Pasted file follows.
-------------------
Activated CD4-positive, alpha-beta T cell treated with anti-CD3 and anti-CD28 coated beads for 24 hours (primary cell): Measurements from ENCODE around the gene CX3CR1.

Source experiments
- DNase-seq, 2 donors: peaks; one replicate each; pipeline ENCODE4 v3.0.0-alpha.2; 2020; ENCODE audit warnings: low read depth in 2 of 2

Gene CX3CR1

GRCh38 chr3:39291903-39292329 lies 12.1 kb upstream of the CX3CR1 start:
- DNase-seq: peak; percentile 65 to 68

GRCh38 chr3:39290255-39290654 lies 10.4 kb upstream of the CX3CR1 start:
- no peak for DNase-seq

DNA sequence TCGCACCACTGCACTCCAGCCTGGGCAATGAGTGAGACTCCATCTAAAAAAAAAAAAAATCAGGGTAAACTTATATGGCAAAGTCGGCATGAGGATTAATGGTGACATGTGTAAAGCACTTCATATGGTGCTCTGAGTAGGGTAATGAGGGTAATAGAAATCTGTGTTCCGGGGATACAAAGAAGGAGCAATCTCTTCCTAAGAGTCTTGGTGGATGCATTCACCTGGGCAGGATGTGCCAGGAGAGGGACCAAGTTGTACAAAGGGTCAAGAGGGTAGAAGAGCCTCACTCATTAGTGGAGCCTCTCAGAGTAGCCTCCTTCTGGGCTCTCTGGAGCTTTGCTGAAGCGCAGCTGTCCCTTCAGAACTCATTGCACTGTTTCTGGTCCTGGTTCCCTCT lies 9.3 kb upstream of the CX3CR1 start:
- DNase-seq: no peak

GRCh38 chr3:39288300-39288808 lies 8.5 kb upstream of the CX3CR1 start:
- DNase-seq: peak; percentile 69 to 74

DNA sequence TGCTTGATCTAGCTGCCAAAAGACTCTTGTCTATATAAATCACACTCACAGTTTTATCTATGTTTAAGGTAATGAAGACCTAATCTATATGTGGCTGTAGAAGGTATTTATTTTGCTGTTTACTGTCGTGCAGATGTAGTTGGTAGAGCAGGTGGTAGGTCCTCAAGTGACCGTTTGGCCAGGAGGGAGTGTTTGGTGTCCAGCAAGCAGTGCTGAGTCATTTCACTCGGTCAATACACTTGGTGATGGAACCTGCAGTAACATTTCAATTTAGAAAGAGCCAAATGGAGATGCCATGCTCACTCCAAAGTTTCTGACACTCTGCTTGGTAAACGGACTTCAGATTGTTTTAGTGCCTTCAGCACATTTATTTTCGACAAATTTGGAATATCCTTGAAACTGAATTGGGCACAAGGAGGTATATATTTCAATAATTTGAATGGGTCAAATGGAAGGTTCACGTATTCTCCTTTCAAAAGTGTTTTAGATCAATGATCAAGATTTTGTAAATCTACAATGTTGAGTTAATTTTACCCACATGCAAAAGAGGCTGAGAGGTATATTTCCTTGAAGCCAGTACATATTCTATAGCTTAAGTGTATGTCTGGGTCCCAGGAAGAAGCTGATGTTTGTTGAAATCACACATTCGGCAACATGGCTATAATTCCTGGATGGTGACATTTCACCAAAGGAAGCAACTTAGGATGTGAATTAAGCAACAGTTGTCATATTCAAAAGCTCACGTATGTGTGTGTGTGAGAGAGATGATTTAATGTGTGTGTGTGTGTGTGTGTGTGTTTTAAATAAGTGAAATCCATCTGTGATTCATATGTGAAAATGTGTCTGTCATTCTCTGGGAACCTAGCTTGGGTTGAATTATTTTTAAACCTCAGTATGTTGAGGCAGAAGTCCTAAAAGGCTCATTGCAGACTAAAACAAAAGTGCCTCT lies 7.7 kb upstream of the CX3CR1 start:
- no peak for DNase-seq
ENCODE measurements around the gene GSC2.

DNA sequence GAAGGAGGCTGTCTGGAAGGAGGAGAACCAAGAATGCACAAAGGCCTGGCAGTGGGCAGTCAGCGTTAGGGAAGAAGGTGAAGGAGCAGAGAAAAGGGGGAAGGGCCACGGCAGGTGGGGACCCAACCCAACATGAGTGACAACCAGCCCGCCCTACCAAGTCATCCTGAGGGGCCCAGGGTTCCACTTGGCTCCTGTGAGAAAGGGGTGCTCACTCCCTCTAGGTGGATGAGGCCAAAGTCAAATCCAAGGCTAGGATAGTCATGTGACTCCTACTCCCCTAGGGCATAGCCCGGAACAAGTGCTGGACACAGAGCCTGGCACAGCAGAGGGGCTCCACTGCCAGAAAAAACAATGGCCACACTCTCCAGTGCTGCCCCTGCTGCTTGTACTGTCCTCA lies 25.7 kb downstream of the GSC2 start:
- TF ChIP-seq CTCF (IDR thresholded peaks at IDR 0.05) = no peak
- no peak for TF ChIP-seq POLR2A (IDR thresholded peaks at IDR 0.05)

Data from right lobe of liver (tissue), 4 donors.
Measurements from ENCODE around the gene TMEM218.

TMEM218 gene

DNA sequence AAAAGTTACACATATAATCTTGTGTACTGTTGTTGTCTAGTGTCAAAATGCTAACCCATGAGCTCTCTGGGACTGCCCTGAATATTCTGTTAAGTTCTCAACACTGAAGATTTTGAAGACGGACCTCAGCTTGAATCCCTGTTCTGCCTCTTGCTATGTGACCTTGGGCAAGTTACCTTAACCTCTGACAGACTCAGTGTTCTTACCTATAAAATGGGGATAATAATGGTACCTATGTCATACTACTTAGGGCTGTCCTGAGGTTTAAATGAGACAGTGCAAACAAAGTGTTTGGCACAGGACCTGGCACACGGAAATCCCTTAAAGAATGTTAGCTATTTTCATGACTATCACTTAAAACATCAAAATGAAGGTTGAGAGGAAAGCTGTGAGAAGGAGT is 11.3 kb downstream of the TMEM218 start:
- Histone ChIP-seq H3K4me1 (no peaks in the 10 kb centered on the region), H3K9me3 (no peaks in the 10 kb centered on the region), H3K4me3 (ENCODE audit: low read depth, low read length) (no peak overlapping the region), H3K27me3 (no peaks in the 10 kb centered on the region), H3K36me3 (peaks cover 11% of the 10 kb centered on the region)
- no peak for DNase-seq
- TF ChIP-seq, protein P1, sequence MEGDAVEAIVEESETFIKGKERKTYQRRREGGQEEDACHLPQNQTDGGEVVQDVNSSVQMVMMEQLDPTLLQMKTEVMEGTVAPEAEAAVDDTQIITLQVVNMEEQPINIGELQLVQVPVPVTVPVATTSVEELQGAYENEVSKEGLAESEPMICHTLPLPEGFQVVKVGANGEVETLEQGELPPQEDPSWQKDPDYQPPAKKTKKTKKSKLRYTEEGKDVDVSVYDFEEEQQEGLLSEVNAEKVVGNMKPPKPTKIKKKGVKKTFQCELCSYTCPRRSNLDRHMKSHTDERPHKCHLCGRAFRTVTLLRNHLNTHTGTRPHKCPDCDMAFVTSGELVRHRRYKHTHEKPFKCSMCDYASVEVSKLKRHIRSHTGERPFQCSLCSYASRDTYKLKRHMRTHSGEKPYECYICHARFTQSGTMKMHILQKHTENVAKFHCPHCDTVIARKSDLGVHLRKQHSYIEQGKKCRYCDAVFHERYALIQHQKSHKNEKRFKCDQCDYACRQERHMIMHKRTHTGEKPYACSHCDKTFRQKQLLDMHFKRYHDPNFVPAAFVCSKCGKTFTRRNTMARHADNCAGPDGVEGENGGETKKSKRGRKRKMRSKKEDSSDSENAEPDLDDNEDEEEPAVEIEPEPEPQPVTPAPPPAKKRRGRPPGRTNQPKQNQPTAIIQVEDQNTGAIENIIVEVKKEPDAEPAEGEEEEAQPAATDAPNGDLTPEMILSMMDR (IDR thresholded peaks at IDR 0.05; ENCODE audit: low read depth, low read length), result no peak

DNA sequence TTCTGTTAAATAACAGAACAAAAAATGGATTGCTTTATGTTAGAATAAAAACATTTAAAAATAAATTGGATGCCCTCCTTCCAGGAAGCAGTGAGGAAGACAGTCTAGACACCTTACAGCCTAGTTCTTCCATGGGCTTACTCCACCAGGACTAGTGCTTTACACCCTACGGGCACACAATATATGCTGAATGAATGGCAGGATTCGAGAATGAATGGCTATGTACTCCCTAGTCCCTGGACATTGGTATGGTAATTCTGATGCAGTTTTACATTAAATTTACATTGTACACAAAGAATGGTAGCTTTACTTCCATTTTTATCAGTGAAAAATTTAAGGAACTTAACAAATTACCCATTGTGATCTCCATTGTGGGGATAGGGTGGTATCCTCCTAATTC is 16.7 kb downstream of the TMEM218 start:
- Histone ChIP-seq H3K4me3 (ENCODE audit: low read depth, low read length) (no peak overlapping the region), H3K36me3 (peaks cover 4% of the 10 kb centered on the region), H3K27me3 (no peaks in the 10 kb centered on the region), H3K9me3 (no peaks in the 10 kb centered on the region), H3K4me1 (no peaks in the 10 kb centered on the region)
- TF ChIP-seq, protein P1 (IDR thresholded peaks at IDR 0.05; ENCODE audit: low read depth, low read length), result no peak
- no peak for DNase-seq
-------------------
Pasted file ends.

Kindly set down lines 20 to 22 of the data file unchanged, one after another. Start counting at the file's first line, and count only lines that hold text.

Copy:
Measurements from ENCODE around the gene TMEM218.

TMEM218 gene

DNA sequence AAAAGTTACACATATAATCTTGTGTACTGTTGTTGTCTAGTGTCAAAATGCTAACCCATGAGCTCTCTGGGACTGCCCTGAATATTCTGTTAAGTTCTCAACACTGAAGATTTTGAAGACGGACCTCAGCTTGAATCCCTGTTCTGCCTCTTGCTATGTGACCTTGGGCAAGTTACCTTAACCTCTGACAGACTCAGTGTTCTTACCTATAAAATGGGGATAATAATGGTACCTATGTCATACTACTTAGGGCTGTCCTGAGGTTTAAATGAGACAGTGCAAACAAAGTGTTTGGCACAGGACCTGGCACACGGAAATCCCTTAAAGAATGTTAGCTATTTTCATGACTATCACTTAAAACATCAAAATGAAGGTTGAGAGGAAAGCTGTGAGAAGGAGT is 11.3 kb downstream of the TMEM218 start: